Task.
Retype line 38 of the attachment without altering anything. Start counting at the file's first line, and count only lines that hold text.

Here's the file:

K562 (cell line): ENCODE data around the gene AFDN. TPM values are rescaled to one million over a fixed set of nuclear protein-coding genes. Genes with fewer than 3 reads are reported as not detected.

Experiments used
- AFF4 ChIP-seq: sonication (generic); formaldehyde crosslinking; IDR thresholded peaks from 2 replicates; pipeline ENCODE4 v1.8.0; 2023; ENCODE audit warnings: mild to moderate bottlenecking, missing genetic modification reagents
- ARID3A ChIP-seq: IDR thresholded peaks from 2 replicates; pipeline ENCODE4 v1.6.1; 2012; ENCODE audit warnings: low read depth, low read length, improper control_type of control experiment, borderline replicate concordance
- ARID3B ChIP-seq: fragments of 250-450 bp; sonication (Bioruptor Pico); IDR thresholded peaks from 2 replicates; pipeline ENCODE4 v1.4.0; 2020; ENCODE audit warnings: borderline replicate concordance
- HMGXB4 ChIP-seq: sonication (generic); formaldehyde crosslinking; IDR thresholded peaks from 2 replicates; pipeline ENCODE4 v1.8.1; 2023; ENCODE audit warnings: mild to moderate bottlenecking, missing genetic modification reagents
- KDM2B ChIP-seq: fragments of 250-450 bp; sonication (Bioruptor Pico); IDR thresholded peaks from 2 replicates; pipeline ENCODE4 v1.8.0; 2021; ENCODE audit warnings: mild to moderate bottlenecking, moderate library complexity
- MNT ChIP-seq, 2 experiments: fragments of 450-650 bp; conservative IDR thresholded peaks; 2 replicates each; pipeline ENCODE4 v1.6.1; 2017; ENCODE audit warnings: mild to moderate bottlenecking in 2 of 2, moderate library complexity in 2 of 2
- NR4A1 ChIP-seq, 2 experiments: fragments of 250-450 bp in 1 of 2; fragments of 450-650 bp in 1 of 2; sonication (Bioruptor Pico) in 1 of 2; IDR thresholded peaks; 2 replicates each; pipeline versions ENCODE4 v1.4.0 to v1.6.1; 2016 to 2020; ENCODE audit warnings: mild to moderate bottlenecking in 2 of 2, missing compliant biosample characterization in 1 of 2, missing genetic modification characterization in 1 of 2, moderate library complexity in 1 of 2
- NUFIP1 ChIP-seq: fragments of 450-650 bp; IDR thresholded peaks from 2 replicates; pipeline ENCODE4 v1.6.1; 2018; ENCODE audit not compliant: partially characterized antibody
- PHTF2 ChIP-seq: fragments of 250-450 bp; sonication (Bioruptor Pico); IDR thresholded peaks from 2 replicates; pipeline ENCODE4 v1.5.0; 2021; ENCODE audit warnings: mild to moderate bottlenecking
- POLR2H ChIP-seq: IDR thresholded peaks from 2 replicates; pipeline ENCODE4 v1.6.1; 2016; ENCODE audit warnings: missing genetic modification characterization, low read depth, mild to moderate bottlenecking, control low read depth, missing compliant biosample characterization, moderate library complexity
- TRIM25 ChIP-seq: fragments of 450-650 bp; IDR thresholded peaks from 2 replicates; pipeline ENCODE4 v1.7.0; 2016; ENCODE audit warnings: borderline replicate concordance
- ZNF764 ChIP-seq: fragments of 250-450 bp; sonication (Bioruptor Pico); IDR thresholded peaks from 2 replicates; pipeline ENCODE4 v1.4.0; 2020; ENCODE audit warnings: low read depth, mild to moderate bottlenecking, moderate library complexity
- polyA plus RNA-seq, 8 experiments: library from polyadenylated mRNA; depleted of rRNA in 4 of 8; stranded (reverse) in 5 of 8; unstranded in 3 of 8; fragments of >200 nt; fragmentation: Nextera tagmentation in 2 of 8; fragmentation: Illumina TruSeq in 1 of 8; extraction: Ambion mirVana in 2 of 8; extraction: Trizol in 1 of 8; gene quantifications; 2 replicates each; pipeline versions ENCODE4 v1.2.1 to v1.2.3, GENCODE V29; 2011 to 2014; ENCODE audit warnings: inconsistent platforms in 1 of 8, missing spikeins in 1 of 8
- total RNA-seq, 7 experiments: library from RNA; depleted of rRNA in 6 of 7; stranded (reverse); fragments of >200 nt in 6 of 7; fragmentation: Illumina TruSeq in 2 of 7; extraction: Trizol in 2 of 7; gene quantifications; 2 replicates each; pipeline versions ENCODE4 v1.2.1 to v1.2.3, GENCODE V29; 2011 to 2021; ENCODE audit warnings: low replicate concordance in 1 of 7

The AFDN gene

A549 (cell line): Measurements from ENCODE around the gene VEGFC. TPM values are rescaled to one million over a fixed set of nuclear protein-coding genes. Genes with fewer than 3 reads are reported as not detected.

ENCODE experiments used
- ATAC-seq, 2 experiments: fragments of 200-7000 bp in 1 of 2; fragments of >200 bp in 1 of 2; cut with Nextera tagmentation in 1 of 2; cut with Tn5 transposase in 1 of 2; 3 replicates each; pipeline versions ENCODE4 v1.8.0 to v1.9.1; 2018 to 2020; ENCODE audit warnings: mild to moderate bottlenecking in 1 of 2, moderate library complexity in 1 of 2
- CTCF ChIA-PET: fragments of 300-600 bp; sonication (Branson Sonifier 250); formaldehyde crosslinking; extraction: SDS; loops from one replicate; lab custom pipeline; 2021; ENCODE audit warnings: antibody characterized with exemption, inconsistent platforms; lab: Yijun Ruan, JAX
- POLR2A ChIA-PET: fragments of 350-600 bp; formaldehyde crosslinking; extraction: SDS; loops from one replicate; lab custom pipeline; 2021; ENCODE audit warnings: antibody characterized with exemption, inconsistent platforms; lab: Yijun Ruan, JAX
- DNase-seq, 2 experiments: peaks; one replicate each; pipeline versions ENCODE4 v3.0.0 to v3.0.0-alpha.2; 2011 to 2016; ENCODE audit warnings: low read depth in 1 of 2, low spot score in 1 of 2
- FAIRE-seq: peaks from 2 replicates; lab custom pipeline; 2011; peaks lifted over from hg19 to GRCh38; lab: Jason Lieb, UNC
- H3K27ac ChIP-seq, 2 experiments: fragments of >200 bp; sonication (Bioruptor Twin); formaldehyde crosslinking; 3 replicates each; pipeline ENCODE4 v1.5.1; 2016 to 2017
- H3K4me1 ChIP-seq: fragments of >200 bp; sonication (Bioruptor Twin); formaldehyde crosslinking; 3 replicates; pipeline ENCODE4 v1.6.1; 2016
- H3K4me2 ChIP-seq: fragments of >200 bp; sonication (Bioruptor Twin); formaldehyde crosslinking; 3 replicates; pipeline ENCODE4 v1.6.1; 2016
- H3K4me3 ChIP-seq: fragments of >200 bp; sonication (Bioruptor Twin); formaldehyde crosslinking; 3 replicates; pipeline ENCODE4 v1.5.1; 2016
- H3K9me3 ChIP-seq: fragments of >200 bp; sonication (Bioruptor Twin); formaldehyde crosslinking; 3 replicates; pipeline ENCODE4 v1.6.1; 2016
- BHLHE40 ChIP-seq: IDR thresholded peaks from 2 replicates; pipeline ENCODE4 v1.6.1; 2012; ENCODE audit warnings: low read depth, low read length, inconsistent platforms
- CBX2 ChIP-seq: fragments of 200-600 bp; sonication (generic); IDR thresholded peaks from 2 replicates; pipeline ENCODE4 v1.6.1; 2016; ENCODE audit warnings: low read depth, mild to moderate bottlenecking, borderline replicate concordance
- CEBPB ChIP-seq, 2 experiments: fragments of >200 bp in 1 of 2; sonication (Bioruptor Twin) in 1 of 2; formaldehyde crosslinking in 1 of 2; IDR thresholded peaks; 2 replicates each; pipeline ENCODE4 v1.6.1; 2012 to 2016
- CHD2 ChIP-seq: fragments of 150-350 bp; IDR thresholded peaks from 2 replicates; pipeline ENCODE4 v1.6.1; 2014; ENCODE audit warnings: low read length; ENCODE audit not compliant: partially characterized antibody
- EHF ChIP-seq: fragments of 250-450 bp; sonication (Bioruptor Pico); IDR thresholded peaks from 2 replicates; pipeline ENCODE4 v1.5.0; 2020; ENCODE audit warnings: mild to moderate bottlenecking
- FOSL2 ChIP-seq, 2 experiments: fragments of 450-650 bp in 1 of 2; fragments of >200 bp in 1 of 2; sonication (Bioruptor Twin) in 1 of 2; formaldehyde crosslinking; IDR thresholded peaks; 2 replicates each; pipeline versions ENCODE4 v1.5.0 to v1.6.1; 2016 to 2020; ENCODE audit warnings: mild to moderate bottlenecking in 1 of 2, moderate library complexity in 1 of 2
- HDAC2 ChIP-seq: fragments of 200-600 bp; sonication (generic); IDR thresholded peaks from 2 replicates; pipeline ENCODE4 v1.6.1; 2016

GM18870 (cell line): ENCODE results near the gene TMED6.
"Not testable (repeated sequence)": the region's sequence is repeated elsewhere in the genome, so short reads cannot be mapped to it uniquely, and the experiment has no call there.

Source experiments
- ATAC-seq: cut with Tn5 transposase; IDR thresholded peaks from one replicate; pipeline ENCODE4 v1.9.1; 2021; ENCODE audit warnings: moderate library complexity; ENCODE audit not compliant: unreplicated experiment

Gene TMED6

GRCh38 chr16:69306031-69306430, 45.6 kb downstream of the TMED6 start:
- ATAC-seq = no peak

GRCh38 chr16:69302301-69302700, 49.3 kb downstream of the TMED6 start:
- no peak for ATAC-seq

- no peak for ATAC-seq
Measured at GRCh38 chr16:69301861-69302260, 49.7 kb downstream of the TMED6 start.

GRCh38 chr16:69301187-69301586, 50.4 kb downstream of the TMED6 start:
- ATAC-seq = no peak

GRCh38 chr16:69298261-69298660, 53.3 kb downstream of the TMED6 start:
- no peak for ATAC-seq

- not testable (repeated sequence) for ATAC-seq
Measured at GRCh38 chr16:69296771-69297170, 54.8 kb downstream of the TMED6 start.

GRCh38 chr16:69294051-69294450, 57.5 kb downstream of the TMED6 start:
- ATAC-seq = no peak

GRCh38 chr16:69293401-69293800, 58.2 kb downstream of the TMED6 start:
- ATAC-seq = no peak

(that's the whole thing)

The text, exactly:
"Not testable (repeated sequence)": the region's sequence is repeated elsewhere in the genome, so short reads cannot be mapped to it uniquely, and the experiment has no call there.